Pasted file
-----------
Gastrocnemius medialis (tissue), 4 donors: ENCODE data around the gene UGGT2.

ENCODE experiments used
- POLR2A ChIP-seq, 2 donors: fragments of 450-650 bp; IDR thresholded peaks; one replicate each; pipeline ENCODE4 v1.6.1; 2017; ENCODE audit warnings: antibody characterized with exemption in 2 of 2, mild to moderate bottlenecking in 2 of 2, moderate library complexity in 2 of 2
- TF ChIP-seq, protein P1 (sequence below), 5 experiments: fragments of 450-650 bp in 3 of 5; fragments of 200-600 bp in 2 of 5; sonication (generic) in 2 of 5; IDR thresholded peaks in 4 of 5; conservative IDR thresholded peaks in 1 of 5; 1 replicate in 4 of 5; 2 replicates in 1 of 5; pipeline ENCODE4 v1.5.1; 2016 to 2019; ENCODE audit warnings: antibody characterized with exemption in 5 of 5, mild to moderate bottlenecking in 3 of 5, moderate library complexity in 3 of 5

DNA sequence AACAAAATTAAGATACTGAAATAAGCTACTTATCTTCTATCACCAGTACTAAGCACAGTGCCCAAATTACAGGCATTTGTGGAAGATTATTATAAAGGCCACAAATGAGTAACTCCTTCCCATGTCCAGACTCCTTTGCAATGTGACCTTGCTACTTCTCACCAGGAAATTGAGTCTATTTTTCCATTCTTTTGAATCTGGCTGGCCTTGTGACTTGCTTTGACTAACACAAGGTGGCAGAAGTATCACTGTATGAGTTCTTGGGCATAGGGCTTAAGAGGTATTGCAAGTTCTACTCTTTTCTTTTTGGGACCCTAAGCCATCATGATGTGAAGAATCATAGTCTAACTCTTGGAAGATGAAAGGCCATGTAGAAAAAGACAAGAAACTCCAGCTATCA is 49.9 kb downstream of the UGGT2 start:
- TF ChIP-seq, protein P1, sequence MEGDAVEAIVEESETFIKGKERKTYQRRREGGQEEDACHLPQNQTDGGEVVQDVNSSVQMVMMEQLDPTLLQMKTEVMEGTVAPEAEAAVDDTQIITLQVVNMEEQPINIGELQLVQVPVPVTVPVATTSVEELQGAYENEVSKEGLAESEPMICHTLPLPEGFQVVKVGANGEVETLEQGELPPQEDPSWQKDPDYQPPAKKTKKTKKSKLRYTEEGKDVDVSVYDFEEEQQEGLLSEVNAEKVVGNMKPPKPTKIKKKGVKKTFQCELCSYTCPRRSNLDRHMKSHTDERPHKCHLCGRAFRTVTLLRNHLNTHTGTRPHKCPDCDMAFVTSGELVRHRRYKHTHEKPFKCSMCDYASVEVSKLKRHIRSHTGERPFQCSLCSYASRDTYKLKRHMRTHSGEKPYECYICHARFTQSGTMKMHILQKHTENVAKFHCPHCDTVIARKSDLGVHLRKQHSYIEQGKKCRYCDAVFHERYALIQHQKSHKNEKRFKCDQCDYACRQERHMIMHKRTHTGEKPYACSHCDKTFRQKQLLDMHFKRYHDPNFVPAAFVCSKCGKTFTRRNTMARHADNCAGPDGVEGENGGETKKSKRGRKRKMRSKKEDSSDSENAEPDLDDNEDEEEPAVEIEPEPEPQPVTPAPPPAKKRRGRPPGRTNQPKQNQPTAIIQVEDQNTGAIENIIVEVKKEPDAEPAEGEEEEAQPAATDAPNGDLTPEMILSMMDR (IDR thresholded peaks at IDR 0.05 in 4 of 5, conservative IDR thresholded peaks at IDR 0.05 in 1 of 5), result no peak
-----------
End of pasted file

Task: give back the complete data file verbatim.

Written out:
Gastrocnemius medialis (tissue), 4 donors: ENCODE data around the gene UGGT2.

ENCODE experiments used
- POLR2A ChIP-seq, 2 donors: fragments of 450-650 bp; IDR thresholded peaks; one replicate each; pipeline ENCODE4 v1.6.1; 2017; ENCODE audit warnings: antibody characterized with exemption in 2 of 2, mild to moderate bottlenecking in 2 of 2, moderate library complexity in 2 of 2
- TF ChIP-seq, protein P1 (sequence below), 5 experiments: fragments of 450-650 bp in 3 of 5; fragments of 200-600 bp in 2 of 5; sonication (generic) in 2 of 5; IDR thresholded peaks in 4 of 5; conservative IDR thresholded peaks in 1 of 5; 1 replicate in 4 of 5; 2 replicates in 1 of 5; pipeline ENCODE4 v1.5.1; 2016 to 2019; ENCODE audit warnings: antibody characterized with exemption in 5 of 5, mild to moderate bottlenecking in 3 of 5, moderate library complexity in 3 of 5

DNA sequence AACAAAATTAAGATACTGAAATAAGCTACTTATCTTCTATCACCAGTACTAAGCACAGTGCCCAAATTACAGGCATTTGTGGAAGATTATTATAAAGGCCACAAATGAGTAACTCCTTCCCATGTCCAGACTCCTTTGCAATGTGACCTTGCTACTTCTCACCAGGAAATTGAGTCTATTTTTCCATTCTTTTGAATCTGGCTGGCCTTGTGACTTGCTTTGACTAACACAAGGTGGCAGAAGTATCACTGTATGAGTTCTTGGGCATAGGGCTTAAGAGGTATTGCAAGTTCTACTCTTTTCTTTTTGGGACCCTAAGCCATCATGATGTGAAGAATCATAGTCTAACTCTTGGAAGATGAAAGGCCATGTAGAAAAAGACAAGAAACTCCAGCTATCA is 49.9 kb downstream of the UGGT2 start:
- TF ChIP-seq, protein P1, sequence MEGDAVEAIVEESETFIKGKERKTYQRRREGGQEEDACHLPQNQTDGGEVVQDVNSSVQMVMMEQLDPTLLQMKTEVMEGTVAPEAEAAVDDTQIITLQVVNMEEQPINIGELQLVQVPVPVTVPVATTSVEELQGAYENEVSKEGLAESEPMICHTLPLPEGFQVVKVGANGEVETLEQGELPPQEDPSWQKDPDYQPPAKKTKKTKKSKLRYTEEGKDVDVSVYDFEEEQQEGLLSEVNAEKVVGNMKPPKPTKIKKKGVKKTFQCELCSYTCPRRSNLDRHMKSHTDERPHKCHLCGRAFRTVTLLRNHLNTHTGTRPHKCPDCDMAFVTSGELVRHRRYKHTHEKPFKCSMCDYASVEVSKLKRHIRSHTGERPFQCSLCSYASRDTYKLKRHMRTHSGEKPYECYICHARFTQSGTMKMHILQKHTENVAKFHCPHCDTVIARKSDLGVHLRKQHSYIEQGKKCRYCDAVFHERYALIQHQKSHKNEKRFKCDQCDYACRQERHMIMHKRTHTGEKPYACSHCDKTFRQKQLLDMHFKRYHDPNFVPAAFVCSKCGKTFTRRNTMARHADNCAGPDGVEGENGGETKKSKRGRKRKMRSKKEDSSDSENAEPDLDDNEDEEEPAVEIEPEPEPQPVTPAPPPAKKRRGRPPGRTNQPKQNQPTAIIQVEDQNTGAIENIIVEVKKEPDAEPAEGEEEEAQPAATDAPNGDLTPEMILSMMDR (IDR thresholded peaks at IDR 0.05 in 4 of 5, conservative IDR thresholded peaks at IDR 0.05 in 1 of 5), result no peak